Semantics of Complement Clause as Direct Object of Verb (Part 4 of 7)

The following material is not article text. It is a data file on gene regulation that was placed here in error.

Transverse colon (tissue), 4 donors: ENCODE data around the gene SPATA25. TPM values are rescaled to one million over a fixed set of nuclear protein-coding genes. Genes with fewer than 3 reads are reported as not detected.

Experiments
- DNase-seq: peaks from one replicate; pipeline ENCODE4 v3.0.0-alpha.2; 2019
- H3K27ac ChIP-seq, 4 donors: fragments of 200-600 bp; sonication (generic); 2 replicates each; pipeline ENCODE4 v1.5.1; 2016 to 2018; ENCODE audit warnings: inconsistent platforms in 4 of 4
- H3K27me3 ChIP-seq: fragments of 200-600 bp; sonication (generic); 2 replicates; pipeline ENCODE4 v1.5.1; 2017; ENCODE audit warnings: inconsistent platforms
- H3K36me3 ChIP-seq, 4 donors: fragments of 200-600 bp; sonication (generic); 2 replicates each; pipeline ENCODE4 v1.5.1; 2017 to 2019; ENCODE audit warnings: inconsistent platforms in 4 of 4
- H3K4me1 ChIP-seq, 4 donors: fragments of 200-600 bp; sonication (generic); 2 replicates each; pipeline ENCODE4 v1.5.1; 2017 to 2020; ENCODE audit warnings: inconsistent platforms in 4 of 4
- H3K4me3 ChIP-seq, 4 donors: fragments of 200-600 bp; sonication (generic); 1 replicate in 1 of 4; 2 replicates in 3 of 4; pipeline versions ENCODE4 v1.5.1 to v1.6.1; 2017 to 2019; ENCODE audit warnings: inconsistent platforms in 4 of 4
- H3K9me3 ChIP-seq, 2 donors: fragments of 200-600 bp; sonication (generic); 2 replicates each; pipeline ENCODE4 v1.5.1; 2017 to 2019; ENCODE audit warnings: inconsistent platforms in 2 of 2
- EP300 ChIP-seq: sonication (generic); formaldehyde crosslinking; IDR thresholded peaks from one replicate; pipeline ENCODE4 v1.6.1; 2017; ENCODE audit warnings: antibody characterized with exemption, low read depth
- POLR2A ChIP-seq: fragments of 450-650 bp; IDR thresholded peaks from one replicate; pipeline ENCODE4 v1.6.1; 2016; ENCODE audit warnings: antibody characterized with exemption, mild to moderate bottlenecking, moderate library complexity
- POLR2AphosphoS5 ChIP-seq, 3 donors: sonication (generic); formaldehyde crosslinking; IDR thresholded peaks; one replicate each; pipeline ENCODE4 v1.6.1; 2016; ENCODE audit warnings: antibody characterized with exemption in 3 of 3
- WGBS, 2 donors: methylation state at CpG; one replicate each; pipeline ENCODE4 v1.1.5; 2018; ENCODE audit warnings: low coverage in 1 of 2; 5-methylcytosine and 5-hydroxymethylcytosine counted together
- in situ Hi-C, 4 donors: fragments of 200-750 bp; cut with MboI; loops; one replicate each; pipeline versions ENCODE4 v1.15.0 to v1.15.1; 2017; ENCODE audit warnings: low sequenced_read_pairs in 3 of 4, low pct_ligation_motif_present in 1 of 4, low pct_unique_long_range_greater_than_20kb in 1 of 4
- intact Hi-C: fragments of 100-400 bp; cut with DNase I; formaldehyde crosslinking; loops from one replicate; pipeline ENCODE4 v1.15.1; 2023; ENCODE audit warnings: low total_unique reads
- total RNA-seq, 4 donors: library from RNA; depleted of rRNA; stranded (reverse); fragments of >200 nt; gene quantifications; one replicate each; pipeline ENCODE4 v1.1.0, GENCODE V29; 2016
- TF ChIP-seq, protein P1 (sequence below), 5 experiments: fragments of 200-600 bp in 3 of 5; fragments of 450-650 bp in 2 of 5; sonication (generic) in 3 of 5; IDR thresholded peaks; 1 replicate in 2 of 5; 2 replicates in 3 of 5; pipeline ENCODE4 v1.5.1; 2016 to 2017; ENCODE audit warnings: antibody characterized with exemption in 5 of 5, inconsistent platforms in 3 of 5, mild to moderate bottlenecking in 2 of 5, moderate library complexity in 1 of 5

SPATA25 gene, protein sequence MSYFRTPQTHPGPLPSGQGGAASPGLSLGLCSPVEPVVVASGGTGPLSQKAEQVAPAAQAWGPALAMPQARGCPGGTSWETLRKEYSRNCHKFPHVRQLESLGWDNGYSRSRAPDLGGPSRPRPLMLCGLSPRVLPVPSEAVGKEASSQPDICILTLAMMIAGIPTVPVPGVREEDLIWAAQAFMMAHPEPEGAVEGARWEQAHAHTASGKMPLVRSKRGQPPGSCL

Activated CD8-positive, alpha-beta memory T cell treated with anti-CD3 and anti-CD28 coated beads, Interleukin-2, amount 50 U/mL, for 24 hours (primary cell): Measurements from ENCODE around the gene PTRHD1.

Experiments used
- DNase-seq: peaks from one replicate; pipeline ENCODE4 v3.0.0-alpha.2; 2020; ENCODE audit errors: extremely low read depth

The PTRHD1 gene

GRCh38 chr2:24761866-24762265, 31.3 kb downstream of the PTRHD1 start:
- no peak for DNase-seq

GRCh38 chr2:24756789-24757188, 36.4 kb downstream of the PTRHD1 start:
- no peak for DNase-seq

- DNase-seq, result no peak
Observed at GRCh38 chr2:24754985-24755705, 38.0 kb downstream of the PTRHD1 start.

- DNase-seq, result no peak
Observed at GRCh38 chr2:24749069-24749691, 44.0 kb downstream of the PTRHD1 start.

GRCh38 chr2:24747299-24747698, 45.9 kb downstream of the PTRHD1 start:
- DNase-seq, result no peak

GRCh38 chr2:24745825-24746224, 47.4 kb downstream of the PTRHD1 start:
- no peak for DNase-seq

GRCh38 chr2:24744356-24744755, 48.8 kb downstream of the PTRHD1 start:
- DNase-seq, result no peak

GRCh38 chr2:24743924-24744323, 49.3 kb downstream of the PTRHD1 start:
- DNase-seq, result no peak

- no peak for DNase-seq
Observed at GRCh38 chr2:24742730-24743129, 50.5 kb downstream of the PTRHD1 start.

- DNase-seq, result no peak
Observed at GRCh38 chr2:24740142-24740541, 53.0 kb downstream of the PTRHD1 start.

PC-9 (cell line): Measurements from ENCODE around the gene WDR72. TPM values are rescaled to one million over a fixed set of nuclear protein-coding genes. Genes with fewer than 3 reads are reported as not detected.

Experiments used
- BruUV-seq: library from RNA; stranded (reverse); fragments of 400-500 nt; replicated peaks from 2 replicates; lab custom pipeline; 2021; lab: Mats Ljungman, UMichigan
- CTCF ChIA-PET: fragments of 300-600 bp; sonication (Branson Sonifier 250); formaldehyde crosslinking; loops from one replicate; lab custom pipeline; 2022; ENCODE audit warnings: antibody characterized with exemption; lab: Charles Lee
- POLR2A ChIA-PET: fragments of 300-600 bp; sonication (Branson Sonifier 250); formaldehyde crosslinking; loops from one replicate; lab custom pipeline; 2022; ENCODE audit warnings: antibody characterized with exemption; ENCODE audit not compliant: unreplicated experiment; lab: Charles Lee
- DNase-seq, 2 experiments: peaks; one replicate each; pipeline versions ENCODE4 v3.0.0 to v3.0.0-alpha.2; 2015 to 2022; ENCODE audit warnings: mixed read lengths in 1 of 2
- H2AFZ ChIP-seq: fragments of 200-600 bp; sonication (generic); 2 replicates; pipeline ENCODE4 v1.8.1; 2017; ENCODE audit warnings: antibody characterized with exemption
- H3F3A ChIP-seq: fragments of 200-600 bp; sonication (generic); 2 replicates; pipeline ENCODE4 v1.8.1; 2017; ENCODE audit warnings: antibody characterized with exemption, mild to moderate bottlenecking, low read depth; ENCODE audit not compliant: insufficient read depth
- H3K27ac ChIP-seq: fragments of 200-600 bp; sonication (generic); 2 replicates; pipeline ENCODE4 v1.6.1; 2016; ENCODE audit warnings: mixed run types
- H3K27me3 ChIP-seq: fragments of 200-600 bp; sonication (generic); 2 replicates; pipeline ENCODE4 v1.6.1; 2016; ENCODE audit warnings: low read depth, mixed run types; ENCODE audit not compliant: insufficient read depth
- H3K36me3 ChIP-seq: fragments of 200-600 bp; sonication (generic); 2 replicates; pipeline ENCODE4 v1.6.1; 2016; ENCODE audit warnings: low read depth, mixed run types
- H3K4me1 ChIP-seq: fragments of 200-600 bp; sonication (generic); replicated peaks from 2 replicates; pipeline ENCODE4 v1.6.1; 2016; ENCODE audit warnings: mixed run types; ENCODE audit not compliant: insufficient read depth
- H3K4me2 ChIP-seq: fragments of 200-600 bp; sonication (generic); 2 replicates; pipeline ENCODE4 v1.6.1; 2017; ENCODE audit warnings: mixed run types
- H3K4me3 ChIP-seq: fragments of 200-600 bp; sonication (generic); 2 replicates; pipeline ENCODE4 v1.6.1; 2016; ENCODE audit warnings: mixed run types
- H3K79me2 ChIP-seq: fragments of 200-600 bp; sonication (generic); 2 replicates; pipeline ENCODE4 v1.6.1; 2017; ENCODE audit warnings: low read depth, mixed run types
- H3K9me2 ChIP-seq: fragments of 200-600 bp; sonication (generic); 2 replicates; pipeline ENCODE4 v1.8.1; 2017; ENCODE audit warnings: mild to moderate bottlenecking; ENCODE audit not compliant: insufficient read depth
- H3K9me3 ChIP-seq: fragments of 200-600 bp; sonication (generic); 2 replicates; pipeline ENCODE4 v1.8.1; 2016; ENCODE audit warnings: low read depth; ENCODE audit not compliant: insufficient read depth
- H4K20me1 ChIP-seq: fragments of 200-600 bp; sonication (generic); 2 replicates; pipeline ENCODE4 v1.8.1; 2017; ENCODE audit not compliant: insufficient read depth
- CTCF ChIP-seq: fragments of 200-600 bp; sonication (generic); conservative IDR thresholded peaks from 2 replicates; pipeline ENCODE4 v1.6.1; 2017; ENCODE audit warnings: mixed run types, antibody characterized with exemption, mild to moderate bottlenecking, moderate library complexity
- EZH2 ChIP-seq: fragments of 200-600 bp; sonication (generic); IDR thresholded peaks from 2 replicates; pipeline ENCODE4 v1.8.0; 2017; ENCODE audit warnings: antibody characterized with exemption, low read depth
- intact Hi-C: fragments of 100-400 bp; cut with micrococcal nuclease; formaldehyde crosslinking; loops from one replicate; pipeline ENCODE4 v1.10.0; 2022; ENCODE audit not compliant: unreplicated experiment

4 minute read B: Non-Finite Infinitive Clause which cannot be paraphrased with ‘THAT Content Clause’ as Direct Object Infinitive#7 (Verb + Infinitive): Verbs for onset of a future continuous / progressive / repetitive process or event or existence or verb for onset of discontinuation of an event or existence in future Examples of main Verbs which license this construction: start, begin, cease, continue has started to walk with a crutch, the rush will start to peak after 8, started to wonder, I began to play chess since I was aged 6, began to learn swimming, continued to jump again and again, you continue to surprise me, weekend study meetings ceased to continue after you left, the department ceased to function after one year Note: ‘start + infinitive’ is used for events which continues and stops after sometime; ‘begin + infinitive’ is used for a continuing action for which ending is not relevant. We do not say ‘start/begin to jump’ because ‘jump’ is a momentary non-continuous event. It is however correct to state ‘continued to jump’ which means continuing with a momentary event by repeating it. For stative verbs such as like, know, realize, understand which cannot be used in progressive continuous tense, we can instead use ‘beginning to like/know/realize/understand’. These are neither action verbs nor event verbs. ‘Beginning to’ is used to describe initial stage of a gradual progressive process such as ‘beginning to improve/ recover’ or ‘flights are slowly beginning to resume departure after the outage’ where plural ‘flights’ mean one after another flight resumed departure. Similarly ‘frogs began to jump’ is also correct whereas ‘frog began to jump’ is incorrect. Infinitive#8 (Verb + Infinitive): Mental or State Verbs used to imply whether a prospective action is potential or not. Examples of main Verbs which license this construction: can/cannot afford, dare (as main verb), dread to think, hate, hesitate, intend, like, love, plan, prefer, would prefer, want, tend
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